A Sermon for the Third Sunday of Easter

The Episcopal Church of the Heavenly Rest
Abilene, Texas
Sunday, April 10, 2016

The Third Sunday of Easter + Year C
First Lesson: Acts 9:1-6
Psalm 30
Second Lesson: Revelation 5:11-14
Gospel: John 21:1-19

✠ In the name of the Father, and of the Son, and of the Holy Spirit. Amen.


Raphael’s Christ’s Charge to Peter

Several years ago, I discovered an interesting video on YouTube that was posted by an Episcopal priest. The video was entitled “Eucharistia,” the Greek word meaning, “thanksgiving” and the origin of the word that we use to identify our central act of worship in the Episcopal Church, the Eucharist.

What this priest created was a short vignette, a video meditation, about the significance of the Eucharist and its role in our walk with Christ. It featured a group of people gathered together in a large, open room. Among them was a shy young woman, a stranger to the group, who was reluctant to participate at first but eventually came to realize that what was happening around her was so important that she had to be part of it. One thing that made the video so captivating was that it was shot in the style of a silent film. So, the only thing that you could hear was a bit of instrumental music playing in the background. Essentially, it was a story told through actions and gestures rather than the spoken word.

The group sat in a circle on the wooden floor as they watched the priest prepare a place in the center for the Eucharist to be celebrated.

On a square piece of white cloth, the priest placed a ceramic chalice filled with red wine, a matching ceramic plate with a loaf of bread, and a wrinkly, folded up newspaper.

My first thought was, “I get why the bread and wine are there, but what’s going on with the newspaper? What’s that going to be used for?”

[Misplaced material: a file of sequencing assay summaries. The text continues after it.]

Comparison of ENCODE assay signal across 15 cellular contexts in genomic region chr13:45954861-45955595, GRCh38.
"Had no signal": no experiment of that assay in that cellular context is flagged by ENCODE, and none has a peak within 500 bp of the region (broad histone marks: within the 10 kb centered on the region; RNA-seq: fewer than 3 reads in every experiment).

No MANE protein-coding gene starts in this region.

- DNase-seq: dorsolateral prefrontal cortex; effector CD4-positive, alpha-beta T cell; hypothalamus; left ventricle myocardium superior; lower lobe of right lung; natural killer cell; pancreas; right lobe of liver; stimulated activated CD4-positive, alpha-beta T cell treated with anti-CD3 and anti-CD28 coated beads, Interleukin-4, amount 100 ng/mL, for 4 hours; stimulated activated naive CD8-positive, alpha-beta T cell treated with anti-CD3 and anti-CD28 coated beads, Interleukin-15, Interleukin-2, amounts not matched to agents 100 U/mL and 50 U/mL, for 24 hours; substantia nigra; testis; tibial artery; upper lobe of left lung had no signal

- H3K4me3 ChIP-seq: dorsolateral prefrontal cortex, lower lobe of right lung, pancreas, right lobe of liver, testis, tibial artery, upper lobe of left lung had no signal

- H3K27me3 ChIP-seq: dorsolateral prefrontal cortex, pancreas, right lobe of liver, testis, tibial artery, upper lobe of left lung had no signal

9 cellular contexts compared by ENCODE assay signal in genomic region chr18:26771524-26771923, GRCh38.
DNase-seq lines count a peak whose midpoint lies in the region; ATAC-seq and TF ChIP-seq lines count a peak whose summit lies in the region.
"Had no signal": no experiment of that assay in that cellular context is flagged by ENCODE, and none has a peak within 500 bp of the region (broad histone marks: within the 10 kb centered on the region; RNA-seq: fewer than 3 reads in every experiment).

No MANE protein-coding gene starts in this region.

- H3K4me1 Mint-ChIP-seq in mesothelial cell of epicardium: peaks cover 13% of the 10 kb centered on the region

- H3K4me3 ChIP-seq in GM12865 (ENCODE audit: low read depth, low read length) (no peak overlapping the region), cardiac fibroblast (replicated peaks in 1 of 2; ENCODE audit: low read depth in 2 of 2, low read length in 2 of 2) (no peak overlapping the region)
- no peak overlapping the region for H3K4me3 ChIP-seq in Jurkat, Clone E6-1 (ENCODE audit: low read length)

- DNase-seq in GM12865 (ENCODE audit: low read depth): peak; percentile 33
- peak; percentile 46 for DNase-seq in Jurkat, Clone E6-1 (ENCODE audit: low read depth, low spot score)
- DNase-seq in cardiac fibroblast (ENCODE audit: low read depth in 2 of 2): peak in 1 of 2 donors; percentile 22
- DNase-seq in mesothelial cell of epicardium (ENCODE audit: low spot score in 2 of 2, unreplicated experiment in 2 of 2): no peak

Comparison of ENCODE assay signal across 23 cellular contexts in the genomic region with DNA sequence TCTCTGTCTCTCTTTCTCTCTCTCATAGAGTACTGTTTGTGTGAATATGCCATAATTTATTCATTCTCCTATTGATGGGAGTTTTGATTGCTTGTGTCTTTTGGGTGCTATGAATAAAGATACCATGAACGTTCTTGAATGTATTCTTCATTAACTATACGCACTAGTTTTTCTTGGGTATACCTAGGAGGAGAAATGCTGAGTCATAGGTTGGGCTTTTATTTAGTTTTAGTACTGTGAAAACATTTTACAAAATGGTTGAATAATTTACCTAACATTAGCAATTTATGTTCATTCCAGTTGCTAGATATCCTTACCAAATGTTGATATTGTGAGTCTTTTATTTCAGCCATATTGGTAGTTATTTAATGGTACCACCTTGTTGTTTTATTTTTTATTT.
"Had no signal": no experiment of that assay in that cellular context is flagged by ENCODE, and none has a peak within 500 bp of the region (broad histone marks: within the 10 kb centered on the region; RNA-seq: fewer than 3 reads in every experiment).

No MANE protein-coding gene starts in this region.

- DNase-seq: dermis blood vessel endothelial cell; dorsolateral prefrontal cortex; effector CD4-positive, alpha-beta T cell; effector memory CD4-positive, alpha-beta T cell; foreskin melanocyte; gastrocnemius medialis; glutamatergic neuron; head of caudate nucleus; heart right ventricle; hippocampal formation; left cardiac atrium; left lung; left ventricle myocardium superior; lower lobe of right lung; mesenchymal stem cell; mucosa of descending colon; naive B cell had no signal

The prayer began. The priest held up the plate with the loaf of bread. Then, she lifted up the chalice of wine, and even though I couldn’t hear the words that were being spoken, I was familiar enough with the prayer that I could understand what was going on.

After the prayer, the bread was broken and passed from person to person, each one having the opportunity to share the Sacrament with the next person in the circle.

The chalice was passed in the same way. One by one, each person took a sip of wine.

Then, after everyone had received the bread and wine, something different happened, something that I had never seen before. The priest took the folded up newspaper, tore a piece of it off, and passed the rest of it to the next person. Likewise, the rest of the group did the same. The newspaper was passed from person to person, each one having the opportunity to tear off a piece and read it.

At first, it took me a moment to understand what was happening and why it was relevant to the Eucharist, but after a while, I began to realize that what the newspaper symbolized was the group’s connection to the outside world. All of a sudden, the boundaries of the circle faded away. For the group on the video, the newspaper served as a vivid reminder that what we do when we’re gathered around the altar is about much more than one single act of worship.

The Eucharist is not about serving ourselves. It’s about serving our Lord, the one who continues to send us out, beyond the walls of the church. Receiving the Sacrament of Christ’s Body and Blood is not about feeding ourselves. It’s about feeding others, and contained within the pages of the newspapers of our lives are countless signs, pointing us in the direction of a world that is hungry for the Gospel of Jesus.